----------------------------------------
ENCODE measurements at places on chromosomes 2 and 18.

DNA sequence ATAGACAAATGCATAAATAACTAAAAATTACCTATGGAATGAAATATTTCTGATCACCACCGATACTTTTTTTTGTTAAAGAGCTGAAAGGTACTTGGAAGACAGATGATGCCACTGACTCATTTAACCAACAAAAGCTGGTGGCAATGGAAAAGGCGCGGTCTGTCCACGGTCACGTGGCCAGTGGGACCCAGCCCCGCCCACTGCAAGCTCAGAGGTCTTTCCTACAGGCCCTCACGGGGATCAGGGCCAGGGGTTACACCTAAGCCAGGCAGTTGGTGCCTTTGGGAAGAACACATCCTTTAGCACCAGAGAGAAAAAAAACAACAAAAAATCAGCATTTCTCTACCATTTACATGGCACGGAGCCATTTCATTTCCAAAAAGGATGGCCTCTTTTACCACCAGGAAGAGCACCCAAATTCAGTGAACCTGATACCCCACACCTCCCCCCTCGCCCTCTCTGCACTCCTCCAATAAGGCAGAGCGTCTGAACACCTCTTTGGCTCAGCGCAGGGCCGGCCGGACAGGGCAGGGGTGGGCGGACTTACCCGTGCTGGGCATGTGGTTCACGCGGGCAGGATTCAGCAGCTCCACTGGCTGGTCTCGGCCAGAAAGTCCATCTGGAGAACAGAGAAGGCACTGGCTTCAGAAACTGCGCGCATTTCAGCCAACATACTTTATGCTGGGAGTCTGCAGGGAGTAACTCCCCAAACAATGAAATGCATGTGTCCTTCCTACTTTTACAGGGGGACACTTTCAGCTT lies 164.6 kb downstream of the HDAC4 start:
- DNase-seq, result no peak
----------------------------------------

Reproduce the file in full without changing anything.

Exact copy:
ENCODE measurements at places on chromosomes 2 and 18.

DNA sequence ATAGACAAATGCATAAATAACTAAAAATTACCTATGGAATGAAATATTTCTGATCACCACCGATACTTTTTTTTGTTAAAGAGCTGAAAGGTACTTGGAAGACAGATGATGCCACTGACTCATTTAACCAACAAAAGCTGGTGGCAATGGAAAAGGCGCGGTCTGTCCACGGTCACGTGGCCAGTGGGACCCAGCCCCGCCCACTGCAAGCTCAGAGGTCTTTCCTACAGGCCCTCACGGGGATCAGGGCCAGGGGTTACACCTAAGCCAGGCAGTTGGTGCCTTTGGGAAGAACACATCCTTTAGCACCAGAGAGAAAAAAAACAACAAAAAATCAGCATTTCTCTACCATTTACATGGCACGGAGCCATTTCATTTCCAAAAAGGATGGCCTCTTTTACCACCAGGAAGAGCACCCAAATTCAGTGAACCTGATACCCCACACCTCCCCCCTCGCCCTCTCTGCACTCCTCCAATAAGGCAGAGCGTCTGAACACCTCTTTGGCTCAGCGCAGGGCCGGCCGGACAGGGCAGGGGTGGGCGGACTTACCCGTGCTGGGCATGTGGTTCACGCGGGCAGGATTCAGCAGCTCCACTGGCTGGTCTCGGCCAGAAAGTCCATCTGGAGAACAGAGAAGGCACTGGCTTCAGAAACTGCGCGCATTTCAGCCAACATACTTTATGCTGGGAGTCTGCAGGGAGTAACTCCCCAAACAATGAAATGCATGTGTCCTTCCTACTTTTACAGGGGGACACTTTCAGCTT lies 164.6 kb downstream of the HDAC4 start:
- DNase-seq, result no peak